The additional results after performing analyses of the data using Mixed Model Repeated Measures method (MMRM) are presented in the table below.

Table 1: Spirometry analyses for changes at week 50 vs. baseline and for overall treatment effect in the study [MMRM method]

     

Least Squares Means (SEM) (Changes at Week

Least Squares Means (SEM) (overall treatment

50 from Baseline)

effect)

Lung Function

 

P-Value*
(Changes at
Week 50)

 

P-Value*
(Overall
Effect)

 

 

 

 

AAT (n= 84)

Placebo (n= 81)

AAT (n= 84)

Placebo (n= 81)

                   
 
-0.01183 -0.06216 0.01503 -0.02718
FEV(1) (L) = -12mL = -62mL = +15mL = -27mL

0.0956

0.0268

(0.02196) (0.02036)

 

(0.01338) (0.01322)

 

                   

FEV(1) (% of predicted)

-0.1323 -1.6205 0.5404 -0.6273

0.1032

0.0658

 

(0.6649) (0.6140)

 

(0.4451) (0.4425)

 

                   

FEV(1) / SVC(%)

0.6183 -1.0723 0.6230 -0.8715

 

0.0132

0.0074

 

(0.5015) (0.4455)

 

(0.3931) (0.3804)

 

                   
 

The MMRM method takes into consideration both fixed effects and random effects, and is useful in cases where repeated measures are taken. This method is favorably accepted among regulatory bodies, especially as it is advantageous in dealing with missing values, a frequent occurrence in orphan disease trials. In addition, the regulatory authorities recommended that Kamada apply different imputation models that in aggregate may help provide a stronger indication on the robustness of the results. This included methods known as multiple imputations, jump to reference, copy reference, missing at random and others. All analysis of the spirometric measurement of lung function using those multiple imputation methods reinforced the same directional trends as seen in the table above.

The diffusion measures in lung function didn’t show differences between groups such as DLCO % of predicted and DLCO/VA % of predicted.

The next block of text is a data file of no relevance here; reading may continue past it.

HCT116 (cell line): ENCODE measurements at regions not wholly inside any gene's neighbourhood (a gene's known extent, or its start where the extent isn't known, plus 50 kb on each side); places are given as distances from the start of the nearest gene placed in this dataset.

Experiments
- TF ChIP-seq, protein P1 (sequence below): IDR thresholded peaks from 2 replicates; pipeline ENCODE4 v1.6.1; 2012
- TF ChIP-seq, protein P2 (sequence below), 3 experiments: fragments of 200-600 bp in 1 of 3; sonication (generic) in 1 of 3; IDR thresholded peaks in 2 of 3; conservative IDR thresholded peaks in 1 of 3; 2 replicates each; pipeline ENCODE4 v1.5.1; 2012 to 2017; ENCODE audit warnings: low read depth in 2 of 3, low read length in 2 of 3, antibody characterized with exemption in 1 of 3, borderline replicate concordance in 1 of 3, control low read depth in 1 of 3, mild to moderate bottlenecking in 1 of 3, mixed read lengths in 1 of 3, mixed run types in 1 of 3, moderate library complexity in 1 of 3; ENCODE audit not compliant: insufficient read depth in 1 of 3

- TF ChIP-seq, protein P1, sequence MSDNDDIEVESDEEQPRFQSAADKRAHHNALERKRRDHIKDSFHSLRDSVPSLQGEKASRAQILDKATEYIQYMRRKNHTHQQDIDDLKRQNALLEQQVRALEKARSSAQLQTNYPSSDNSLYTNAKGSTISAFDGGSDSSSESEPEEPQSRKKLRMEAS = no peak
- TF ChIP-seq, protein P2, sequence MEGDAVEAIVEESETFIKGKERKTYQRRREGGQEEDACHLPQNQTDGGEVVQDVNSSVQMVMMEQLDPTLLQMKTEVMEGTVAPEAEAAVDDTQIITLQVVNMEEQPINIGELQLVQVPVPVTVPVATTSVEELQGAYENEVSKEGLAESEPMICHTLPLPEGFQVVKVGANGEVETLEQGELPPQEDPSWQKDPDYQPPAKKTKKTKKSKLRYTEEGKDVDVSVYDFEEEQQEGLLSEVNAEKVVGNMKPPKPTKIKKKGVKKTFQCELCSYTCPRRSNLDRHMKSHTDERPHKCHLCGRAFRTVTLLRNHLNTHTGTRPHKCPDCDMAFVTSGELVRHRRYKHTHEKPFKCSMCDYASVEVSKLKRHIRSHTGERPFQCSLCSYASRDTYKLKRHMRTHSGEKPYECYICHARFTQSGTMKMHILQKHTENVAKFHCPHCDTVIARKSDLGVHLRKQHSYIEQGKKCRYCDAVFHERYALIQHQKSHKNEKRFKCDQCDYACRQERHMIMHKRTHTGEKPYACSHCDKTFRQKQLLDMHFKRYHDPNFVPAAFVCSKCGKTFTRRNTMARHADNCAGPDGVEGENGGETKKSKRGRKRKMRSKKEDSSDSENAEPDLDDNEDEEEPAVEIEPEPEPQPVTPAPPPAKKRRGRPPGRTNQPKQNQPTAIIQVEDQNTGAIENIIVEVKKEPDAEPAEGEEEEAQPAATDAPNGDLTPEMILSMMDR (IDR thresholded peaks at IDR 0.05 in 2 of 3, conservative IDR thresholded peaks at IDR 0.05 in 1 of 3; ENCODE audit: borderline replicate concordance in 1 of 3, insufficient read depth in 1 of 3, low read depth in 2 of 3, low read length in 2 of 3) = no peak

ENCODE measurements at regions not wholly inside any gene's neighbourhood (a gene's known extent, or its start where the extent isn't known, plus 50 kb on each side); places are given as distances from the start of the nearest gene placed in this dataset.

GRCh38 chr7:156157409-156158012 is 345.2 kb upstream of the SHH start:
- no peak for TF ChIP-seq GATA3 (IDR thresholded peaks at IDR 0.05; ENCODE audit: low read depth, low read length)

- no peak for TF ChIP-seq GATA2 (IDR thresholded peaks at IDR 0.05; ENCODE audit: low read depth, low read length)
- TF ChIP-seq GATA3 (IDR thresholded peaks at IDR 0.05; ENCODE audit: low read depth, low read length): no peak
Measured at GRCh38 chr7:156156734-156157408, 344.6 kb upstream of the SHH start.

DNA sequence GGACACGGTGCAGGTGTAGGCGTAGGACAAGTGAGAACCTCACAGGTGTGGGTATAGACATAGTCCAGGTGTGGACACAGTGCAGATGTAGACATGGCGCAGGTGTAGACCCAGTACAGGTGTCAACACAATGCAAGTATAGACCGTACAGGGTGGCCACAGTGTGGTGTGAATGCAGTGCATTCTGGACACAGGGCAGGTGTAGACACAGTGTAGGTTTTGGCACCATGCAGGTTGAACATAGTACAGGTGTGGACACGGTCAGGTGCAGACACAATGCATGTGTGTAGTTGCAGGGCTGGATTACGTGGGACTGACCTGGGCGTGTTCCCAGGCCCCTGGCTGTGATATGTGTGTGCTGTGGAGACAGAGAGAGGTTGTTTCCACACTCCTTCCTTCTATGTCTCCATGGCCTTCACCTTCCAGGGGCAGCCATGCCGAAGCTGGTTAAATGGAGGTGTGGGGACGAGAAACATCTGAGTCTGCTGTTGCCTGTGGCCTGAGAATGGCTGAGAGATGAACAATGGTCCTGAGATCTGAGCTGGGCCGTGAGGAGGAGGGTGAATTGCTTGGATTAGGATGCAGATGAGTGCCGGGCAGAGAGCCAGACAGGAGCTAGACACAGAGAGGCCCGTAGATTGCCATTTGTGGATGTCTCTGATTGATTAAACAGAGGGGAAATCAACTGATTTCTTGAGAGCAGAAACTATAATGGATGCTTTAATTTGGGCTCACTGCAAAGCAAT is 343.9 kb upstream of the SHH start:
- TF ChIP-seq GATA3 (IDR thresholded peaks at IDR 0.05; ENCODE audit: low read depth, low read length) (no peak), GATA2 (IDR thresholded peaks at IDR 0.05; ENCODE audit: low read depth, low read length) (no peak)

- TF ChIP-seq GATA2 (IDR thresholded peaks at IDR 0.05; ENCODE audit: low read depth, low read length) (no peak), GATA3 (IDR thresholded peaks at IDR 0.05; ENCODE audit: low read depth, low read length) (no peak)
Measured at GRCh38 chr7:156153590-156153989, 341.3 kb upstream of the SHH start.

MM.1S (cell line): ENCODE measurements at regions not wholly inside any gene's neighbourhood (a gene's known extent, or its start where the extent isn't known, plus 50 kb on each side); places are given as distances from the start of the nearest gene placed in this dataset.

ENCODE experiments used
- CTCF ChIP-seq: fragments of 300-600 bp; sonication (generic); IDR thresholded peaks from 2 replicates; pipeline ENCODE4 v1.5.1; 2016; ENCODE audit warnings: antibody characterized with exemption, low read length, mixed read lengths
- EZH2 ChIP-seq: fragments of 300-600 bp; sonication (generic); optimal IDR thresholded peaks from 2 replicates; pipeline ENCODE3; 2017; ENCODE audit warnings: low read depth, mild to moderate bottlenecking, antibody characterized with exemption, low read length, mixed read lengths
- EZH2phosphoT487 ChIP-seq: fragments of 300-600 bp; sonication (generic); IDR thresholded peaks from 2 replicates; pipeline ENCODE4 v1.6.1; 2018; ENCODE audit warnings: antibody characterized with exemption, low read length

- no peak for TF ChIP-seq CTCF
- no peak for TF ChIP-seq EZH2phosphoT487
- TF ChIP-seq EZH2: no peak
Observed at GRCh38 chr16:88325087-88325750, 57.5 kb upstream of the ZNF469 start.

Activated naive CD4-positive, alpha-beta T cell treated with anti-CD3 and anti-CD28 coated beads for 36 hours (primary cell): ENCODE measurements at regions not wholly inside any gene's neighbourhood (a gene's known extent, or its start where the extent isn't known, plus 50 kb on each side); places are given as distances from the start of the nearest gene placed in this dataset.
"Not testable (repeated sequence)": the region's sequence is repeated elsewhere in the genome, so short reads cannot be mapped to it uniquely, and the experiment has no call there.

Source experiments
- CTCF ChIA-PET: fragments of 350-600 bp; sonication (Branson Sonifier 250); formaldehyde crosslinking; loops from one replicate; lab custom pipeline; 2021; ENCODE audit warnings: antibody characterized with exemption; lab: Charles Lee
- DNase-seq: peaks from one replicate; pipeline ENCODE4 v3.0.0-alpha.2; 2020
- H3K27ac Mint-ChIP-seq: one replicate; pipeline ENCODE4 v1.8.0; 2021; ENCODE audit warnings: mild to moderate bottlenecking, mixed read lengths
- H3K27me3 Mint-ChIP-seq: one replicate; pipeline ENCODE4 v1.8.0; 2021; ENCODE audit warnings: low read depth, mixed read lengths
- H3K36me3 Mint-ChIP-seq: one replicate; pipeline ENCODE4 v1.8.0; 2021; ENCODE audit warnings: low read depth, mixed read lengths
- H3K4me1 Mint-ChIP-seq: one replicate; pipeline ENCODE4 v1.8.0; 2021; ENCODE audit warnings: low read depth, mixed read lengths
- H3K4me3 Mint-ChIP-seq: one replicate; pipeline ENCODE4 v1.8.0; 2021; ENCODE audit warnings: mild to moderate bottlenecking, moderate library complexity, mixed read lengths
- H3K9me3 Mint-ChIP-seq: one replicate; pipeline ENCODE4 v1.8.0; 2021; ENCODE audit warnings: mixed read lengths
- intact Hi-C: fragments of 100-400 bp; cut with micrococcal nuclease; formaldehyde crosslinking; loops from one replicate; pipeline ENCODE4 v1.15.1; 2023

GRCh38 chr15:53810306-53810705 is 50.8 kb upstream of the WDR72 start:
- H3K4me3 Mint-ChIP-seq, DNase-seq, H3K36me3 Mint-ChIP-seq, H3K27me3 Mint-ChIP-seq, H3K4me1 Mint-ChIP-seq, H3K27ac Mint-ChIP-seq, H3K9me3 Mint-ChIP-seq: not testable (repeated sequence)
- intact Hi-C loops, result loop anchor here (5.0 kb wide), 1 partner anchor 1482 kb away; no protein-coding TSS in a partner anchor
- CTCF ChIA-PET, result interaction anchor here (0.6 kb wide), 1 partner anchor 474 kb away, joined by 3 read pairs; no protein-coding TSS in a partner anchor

The diffusion capacity (DLCO) represents the gas exchange capacity of AATD patients, which is specifically affected by the extent of damage to the alveolar parenchyma in the emphysematous tissue. The scarred emphysematous tissue is not operational and is not functioning properly in the exchange of gases. Considering its anti-protease, anti-inflammatory and anti-apoptotic properties, it is likely that a longer treatment period would be required to potentially reverse tissue damage in the middle stages of the disease processes. Kamada expects that DLCO will be one of several lung function measurements evaluated during post-marketing studies.

Dyspnea and Well-being Scores

Additional data collected throughout the trial for exacerbation symptom score and well-being score are shown in the following graphs. The changes in symptoms of dyspnea and well-being are suggested as those that most influence the change in patients’ health, and quality of life (QoL) status and determine the need for additional therapy: the lower the score, the better the patient condition (score values are between 5 to 20). The results showed trends in favor of the AAT-treated group for both dyspnea and well-being but were not statistically significant, largely due to the small sample size.

A scoring system developed by Prof. R.A. Stockley, M.D., Professor of Medicine at Birmingham University and Medical Director of the Lung Resource Centre, Queen Elizabeth Hospital, Birmingham, U.K. and a principal investigator of the European Phase 2/3 study, was used as a monitoring tool to assess exacerbations within an electronic diary that was recorded daily by the patients. This tool (Bronkotest) includes a simple grading system to determine the magnitude of exacerbation symptoms change during the trial.

Of the three symptoms that comprise the Anthonisen Exacerbation Criteria (i.e., dyspnea, sputum volume and sputum color), dyspnea is the predominant, most common and distressing symptom in Chronic Obstructive Pulmonary Disease (COPD) and AATD. It is considered to be one of the most debilitating symptoms that has a major effect on patients’ suffering,adversely affecting their quality of life. Dyspnea symptom scores were electronically captured in this study on a daily basis through the patients’ e-diaries. In addition, the diary included a score for patient well-being, which is also considered to be one of the critical indicators of patients’ disease state and their drive for treatment during development of an exacerbation.

According to Prof. Stockley, “This study has enlightened our understanding about the course of exacerbation events, specifically with respect to its composite symptoms, exacerbation severity and frequency with linkage to patients’ baseline disease. Importantly, the improvements seen in well-being and dyspnea in the inhaled AAT treated patients suggest that in addition to lung function improvements, these patients are seeing important improvement in their symptoms, which are correlated to quality of life.”

Previously Reported Data

Previous data reported by Kamada in September 2014 included:

  • Exacerbations (primary and secondary endpoints of the study: Time to, Rate, Duration, Severity of the first) – No signal or significance/trend towards placebo
  • Safety – No difference between groups